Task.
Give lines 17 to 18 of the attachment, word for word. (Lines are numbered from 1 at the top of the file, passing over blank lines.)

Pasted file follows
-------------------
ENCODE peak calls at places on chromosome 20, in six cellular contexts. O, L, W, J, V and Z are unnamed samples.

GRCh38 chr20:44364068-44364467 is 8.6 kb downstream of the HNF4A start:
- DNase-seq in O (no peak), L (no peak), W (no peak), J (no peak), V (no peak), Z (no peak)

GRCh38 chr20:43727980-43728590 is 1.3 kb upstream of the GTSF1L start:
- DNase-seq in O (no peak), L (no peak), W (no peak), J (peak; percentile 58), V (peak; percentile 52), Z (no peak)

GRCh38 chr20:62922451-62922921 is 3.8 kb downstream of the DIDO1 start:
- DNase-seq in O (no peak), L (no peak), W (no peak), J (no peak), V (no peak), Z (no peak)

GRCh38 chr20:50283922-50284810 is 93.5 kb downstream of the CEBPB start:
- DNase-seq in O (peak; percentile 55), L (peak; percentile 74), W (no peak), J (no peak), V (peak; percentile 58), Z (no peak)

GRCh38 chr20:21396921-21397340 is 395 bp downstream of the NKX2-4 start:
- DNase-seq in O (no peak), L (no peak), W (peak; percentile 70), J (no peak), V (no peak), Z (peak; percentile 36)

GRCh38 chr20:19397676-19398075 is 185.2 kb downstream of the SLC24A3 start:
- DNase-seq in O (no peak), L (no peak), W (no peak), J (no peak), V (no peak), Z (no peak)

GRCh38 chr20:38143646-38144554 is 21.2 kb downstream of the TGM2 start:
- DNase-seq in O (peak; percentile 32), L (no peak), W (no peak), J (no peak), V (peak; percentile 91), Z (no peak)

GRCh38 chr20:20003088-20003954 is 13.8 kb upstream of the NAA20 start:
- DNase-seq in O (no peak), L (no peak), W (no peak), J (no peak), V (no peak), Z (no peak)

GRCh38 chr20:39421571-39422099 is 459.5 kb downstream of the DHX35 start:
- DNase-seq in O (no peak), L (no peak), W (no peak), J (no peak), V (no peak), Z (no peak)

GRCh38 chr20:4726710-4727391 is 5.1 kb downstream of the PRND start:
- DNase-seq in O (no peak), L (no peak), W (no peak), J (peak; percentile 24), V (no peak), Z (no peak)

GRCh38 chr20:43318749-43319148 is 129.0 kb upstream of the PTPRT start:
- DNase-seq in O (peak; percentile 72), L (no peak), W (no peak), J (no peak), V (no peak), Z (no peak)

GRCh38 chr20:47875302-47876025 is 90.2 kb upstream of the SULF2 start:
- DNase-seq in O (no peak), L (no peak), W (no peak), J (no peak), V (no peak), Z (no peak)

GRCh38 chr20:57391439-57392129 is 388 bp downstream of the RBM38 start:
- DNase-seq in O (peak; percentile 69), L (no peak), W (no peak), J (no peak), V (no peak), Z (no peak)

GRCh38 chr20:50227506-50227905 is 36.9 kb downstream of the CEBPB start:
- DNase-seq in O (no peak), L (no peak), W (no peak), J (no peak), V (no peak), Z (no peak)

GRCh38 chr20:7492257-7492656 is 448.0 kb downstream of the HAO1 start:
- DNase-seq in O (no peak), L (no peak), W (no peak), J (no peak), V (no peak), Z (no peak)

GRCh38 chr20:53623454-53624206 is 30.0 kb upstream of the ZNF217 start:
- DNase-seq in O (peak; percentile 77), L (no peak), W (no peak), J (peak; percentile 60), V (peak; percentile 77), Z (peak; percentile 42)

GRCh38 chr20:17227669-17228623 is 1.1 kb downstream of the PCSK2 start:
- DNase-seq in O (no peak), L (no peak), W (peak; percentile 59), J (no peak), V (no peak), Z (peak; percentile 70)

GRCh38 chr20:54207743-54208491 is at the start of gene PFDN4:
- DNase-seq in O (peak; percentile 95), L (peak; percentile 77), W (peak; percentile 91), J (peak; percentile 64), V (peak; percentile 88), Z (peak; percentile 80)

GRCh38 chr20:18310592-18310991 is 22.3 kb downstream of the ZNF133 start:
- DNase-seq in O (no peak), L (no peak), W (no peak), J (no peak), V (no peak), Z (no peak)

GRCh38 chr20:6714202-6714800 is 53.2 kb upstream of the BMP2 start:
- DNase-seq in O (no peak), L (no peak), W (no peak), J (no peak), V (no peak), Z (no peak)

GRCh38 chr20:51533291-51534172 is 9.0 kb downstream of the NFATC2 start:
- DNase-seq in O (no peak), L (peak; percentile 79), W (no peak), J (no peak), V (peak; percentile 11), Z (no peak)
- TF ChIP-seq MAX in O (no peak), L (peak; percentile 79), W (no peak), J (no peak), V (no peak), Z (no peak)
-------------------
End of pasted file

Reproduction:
- DNase-seq in O (no peak), L (no peak), W (no peak), J (no peak), V (no peak), Z (no peak)

GRCh38 chr20:39421571-39422099 is 459.5 kb downstream of the DHX35 start: